My intentions had been so clear as I headed west, and somehow they had been muffled and muddied.

Sitting on my yoga mat, I did not feel free.

I wrote fears and burdens on a piece of paper. We took turns moving around the circle, each woman reading her fears out loud and burning the piece of paper. When it was my turn, I kept my eyes fixed on the paper and mumbled the words I had written in a quiet voice. I then lit the paper on fire and placed it in an old, white pot with the evidence of years of paper burning shown in the bubbling, grey coating that covered the interior. This pot had been the receptacle for many such ceremonies before my small piece of paper turned to ashes in its center.

I sat quietly and thought about what it meant to let go.

I have never been very good at letting go, even when I know it past time to do so. I grasp onto a person, place, or material possession for fear that if I let it go I might regret it at some unknown, distant future time.

Even in the safety of a community of beautiful, supportive women, I felt like I was on a precipice, looking out over the edge but bracing myself against the fall. I was on the verge of change but afraid to let go. I needed to grasp onto anything tangible, whether or not it no longer served and filled my spirit.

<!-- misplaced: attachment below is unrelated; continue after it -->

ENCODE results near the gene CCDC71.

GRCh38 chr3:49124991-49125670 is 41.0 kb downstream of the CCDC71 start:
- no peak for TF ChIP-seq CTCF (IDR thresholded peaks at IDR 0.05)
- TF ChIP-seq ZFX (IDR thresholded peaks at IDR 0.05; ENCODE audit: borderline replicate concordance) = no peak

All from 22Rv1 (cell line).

Unlike the women around me, I could not cry. My body was holding onto to something so tightly that it was all I could do to just to keep breathing in and out.

So I focused on my breath, for it was there that I could learn to let go. No matter how many deep inhalations I take, I will always need to exhale and breathe in once more.

No matter how tightly my body holds onto the illusion of control, my breath will set me free. And I must acquiesce, or I would not survive to see my intentions through.

And if my body can continue to breath in and out, I have hope that I can learn to let go.